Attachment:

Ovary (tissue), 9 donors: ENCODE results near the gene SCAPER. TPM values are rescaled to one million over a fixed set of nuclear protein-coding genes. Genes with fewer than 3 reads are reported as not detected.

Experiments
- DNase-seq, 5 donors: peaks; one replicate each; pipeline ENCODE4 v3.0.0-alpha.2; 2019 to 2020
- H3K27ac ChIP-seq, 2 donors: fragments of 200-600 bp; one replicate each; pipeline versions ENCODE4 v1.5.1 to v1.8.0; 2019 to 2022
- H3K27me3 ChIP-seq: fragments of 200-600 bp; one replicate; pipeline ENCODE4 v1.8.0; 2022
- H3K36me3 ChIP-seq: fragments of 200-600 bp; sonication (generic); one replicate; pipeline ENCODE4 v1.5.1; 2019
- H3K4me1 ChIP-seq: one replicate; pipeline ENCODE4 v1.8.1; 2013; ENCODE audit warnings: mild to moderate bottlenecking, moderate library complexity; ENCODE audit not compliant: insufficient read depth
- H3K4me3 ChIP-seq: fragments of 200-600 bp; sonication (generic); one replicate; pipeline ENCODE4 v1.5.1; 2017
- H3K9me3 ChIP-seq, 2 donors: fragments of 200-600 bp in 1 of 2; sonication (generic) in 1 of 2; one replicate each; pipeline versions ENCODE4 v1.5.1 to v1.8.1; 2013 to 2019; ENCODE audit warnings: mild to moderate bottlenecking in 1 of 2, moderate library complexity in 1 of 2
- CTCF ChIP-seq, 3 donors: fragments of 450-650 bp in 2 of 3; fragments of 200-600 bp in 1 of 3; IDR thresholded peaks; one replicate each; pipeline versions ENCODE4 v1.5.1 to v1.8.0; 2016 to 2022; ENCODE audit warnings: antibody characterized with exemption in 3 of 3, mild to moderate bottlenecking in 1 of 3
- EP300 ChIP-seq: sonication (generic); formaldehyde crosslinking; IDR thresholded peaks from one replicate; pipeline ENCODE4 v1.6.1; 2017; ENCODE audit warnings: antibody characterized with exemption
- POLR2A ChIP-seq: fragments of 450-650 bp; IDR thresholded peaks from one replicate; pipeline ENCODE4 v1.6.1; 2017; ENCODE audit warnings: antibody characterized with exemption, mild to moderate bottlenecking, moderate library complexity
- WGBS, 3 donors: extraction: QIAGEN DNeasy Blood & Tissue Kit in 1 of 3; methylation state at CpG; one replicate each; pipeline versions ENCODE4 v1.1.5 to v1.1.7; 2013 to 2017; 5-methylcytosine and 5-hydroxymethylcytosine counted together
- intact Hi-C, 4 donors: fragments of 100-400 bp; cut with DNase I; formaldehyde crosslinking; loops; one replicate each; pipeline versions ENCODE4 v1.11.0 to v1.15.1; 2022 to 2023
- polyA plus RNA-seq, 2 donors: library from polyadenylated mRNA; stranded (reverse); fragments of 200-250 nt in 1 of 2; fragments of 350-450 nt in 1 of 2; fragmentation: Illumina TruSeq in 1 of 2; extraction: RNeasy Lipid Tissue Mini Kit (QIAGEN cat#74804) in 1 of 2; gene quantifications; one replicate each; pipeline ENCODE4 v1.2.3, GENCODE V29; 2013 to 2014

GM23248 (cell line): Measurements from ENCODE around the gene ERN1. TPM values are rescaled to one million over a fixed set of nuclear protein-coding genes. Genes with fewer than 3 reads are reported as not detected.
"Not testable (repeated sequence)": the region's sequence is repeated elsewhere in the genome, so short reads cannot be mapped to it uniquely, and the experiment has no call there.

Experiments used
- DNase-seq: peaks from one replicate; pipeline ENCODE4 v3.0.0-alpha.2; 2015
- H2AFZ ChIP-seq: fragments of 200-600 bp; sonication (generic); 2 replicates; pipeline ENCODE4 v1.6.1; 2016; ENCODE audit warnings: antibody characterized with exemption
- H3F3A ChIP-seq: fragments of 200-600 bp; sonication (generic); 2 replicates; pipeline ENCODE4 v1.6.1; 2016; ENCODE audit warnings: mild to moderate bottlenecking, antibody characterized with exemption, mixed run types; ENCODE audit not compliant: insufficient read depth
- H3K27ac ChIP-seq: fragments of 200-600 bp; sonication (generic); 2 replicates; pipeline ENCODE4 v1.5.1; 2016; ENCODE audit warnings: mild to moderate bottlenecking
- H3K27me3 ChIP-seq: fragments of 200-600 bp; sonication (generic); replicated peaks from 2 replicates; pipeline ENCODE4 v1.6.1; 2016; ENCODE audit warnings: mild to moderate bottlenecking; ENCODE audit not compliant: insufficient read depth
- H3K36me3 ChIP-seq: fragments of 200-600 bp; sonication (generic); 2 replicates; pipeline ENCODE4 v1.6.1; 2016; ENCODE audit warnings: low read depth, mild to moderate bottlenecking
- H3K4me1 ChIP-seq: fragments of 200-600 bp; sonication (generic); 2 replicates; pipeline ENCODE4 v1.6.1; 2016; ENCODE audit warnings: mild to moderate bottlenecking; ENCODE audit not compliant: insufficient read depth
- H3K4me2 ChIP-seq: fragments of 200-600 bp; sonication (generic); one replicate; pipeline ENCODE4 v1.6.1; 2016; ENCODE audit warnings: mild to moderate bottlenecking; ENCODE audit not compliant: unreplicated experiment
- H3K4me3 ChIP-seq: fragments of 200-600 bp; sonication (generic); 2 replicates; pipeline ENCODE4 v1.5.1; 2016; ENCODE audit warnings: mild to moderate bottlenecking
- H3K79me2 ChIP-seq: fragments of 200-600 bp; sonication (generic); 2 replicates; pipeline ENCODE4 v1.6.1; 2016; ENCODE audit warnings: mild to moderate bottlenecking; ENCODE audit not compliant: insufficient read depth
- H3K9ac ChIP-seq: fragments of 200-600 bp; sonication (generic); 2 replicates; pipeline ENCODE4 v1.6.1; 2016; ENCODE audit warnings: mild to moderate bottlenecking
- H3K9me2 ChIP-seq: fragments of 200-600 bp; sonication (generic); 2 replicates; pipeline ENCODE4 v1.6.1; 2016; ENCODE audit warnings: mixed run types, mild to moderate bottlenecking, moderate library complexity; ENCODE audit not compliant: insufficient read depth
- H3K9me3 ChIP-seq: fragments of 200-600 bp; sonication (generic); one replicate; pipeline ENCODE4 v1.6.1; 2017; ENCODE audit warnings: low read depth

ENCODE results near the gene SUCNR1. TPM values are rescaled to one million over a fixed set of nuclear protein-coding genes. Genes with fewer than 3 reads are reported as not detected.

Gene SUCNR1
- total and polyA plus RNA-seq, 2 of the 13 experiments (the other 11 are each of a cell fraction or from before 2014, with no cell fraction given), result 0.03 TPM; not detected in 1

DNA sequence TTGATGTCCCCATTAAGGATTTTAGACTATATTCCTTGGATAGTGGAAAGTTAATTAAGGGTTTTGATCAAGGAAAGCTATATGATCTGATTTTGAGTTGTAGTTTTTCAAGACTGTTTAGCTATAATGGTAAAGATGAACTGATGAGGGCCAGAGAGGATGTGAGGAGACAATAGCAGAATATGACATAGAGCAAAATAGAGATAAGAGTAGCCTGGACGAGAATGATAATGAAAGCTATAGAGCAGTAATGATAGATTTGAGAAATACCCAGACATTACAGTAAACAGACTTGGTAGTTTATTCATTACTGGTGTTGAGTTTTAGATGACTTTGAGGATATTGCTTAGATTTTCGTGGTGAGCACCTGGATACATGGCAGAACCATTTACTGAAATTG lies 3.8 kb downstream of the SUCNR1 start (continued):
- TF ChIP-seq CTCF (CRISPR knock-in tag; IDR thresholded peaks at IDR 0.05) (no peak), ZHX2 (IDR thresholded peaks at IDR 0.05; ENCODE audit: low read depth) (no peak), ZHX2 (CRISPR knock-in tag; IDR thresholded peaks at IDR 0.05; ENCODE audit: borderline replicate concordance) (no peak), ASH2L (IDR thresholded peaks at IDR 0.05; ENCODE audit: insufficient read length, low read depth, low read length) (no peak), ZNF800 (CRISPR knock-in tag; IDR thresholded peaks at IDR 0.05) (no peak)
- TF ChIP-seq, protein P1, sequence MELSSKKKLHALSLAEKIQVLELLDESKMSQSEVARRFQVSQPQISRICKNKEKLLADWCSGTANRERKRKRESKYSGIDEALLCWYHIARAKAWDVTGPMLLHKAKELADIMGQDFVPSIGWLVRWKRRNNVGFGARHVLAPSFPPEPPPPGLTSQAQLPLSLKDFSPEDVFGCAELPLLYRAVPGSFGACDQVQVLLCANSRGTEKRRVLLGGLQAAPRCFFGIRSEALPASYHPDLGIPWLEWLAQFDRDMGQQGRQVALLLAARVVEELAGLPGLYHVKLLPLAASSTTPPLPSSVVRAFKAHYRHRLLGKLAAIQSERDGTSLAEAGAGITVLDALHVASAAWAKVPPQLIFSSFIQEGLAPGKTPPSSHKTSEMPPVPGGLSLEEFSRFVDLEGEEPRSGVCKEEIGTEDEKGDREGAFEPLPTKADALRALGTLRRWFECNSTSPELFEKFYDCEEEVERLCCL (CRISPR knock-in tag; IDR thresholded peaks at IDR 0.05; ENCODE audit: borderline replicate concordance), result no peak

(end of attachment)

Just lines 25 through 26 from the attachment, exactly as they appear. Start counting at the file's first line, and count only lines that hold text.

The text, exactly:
- H3K4me1 ChIP-seq: fragments of 200-600 bp; sonication (generic); 2 replicates; pipeline ENCODE4 v1.6.1; 2016; ENCODE audit warnings: mild to moderate bottlenecking; ENCODE audit not compliant: insufficient read depth
- H3K4me2 ChIP-seq: fragments of 200-600 bp; sonication (generic); one replicate; pipeline ENCODE4 v1.6.1; 2016; ENCODE audit warnings: mild to moderate bottlenecking; ENCODE audit not compliant: unreplicated experiment